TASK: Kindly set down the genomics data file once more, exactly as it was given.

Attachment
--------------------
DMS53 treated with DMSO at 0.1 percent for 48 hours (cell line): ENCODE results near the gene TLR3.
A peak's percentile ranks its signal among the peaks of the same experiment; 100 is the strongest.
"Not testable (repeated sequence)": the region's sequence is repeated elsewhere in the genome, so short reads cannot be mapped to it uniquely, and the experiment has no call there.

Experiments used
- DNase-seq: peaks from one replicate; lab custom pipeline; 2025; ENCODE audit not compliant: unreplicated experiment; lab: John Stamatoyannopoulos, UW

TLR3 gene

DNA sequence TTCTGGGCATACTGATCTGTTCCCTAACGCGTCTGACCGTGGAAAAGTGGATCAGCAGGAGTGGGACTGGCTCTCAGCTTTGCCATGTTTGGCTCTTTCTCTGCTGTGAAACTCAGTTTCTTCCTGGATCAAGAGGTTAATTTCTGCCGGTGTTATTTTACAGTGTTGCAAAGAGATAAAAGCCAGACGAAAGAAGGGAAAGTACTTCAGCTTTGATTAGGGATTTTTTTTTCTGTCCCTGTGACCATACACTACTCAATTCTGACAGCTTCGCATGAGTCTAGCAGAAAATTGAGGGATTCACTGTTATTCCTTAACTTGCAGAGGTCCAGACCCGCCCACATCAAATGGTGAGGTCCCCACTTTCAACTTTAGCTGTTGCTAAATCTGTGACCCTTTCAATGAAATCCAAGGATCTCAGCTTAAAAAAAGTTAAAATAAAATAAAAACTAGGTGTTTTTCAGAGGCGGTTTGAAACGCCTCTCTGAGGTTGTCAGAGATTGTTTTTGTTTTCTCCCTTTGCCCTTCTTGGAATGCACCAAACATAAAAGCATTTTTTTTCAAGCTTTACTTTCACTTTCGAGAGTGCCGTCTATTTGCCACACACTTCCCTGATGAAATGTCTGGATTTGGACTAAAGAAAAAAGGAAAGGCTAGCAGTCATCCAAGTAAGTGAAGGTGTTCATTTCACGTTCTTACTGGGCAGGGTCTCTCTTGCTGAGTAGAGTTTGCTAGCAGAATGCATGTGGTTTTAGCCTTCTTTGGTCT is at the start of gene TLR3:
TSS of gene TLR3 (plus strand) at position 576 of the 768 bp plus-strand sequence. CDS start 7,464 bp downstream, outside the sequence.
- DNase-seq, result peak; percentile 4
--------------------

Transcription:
DMS53 treated with DMSO at 0.1 percent for 48 hours (cell line): ENCODE results near the gene TLR3.
A peak's percentile ranks its signal among the peaks of the same experiment; 100 is the strongest.
"Not testable (repeated sequence)": the region's sequence is repeated elsewhere in the genome, so short reads cannot be mapped to it uniquely, and the experiment has no call there.

Experiments used
- DNase-seq: peaks from one replicate; lab custom pipeline; 2025; ENCODE audit not compliant: unreplicated experiment; lab: John Stamatoyannopoulos, UW

TLR3 gene

DNA sequence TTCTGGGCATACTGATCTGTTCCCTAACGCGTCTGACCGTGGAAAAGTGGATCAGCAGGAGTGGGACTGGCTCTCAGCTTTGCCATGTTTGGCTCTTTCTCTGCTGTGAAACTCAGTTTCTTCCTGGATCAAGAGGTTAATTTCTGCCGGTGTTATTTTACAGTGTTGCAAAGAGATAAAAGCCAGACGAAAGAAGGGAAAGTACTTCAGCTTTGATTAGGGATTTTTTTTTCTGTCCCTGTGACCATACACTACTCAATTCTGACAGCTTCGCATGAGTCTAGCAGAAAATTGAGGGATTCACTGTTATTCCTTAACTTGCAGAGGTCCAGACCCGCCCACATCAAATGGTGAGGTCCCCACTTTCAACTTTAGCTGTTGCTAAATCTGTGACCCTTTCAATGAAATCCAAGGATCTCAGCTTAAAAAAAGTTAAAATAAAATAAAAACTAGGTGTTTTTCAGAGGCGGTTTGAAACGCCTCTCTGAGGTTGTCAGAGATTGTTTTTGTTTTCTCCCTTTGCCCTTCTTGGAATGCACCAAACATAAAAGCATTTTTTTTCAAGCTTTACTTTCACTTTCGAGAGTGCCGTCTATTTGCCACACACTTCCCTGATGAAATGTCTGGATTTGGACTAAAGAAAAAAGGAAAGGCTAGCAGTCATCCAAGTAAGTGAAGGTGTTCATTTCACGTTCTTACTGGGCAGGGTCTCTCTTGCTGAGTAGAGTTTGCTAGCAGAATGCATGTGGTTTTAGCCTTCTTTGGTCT is at the start of gene TLR3:
TSS of gene TLR3 (plus strand) at position 576 of the 768 bp plus-strand sequence. CDS start 7,464 bp downstream, outside the sequence.
- DNase-seq, result peak; percentile 4